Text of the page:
Dab a few drops of liquid thread-lock on an empty parts bag. To apply the thread-lock, place the tip of the screw on the puddle, and then thread the screw into the part. This method is much easier and much less wasteful than trying to squeeze out a small drop from the tube and onto the screw.
To prevent oil and fuel from spilling out, use a foam earplug as an exhaust-tip plug. Push it into the exhaust tip after you’ve finished running your vehicle for the day, and you won’t have to worry about spilling fuel and oil and making a mess.
Chevron-pattern tires provide great traction on softer terrain but can be rough handling on harder surfaces. With a hobby knife, make a series of small slits in the treads; this permits the treads to give a little, and you?ll have excellent traction, regardless of the terrain.
Dirt that accumulates inside your receiver can cause glitching. Open your receiver’s case, shake out the dirt, and then close it. Seal the receiver case’s seam with tape. Also cover the unused third channel or battery slot (if you run an electric car) with a clear piece of decal material or tape. This tip is also good for speed controls; you’d be surprised how much dirt can get in through the setup-button opening.
Lubing your CV-type driveshafts with grease attracts dirt, which makes them hard to clean after running the vehicle at the track. Instead of grease, use powdered graphite to lubricate the driveshafts. The dry lube will not attract dirt. Powdered graphite is available at most hobby shops that carry pinewood derby cars, or you can check the locks and door section of your local hardware store.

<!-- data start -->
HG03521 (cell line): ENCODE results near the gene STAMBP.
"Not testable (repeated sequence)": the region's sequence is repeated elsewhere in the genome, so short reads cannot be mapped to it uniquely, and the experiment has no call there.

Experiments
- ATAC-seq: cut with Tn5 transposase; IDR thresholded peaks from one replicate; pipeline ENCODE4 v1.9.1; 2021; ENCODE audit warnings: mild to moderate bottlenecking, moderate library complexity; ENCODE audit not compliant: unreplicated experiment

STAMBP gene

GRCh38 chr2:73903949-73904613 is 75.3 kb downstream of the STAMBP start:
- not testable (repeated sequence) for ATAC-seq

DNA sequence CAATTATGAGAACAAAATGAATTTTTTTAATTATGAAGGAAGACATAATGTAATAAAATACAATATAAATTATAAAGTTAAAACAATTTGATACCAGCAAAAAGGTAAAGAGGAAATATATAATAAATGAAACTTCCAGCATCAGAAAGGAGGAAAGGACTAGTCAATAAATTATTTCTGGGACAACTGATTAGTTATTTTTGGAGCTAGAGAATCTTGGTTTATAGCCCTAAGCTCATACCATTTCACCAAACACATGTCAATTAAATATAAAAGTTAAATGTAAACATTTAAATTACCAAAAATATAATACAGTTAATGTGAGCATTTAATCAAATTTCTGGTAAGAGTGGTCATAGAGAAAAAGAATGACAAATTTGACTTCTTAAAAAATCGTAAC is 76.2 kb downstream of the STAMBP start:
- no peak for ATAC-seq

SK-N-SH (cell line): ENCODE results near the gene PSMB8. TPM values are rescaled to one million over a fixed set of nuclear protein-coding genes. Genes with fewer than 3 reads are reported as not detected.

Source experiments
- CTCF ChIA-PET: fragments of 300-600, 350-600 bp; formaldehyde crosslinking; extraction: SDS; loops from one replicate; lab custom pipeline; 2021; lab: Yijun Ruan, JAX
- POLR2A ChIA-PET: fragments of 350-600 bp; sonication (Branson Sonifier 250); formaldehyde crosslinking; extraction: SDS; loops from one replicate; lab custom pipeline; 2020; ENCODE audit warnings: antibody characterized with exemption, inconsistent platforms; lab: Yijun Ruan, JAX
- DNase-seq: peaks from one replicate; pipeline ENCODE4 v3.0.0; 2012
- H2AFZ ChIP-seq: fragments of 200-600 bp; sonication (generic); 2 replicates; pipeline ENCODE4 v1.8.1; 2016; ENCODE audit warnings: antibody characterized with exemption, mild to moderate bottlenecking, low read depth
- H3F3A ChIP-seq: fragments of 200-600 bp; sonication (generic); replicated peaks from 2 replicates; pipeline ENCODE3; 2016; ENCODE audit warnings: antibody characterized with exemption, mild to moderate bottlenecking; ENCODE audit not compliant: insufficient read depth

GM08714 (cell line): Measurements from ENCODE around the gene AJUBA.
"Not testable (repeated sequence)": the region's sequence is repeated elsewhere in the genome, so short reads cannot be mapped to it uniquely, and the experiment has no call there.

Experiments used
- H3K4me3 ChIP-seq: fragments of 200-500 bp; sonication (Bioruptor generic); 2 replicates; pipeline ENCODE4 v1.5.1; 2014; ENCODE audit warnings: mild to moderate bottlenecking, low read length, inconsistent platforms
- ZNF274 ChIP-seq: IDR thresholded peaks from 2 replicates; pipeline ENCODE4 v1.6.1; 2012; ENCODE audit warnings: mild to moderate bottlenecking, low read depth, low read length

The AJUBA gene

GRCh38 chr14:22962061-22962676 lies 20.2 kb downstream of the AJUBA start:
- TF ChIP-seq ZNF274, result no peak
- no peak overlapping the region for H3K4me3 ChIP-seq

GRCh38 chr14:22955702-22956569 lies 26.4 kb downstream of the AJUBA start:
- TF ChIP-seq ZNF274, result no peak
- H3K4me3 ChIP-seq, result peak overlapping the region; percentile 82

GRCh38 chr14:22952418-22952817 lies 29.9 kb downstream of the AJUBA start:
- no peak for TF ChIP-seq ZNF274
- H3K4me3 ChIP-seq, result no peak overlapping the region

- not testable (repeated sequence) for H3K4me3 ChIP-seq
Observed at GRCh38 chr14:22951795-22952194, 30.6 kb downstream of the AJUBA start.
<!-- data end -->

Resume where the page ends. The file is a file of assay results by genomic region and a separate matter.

The round rear body-post holes on many truggy bodies take a lot of abuse, and they tend to crack when the truck lands on its rear end. Make the holes oval so there is a little room for the body to flex during an impact. Doing so will make your body last much longer.
If your slipper pads are glazed, you can revive them with fine-grit sandpaper. The tricky part is to be sure that you hold the pad flat so you don’t create low spots. The best tool for this job is the pressure plate that the pad is keyed to, or you can use an old spur gear, if the pad is keyed to the gear. Sand in a circular, polishing motion until the glaze has gone.
A fuel line popping off can end your day at the races. To prevent this, place a 1/2-inch section of heat-shrink tubing over the fuel line before you attach it. Then slip the fuel line and tubing onto the nipple and shrink it for a nice snug fit. Don Earnes Newton, MA
Nothing beats the convenience of a rechargeable glow-starter, unless you forget to charge it. As a backup, keep a 1.5V lantern battery and model-airplane-type ?remote? glow starter in your pit bag. The glow starter clips to the battery with alligator clips, and one lantern battery can easily last a full six months of weekend racing. Mason Jennings, Tarzana, CA
You can make a circle cutter from a 99-cent school-supply compass and a no. 11 hobby knife. Install the hobby knife in the clamp where you would normally put a pencil. Pass a screw through the graduated scale, and secure the screw with a nut on the other side. Once you have the compass set to the desired radius, tighten the nut to hold the setting while you cut. Perfect for cutting out cooling holes on bodies. Kevin Tuazon Granada Hills, CA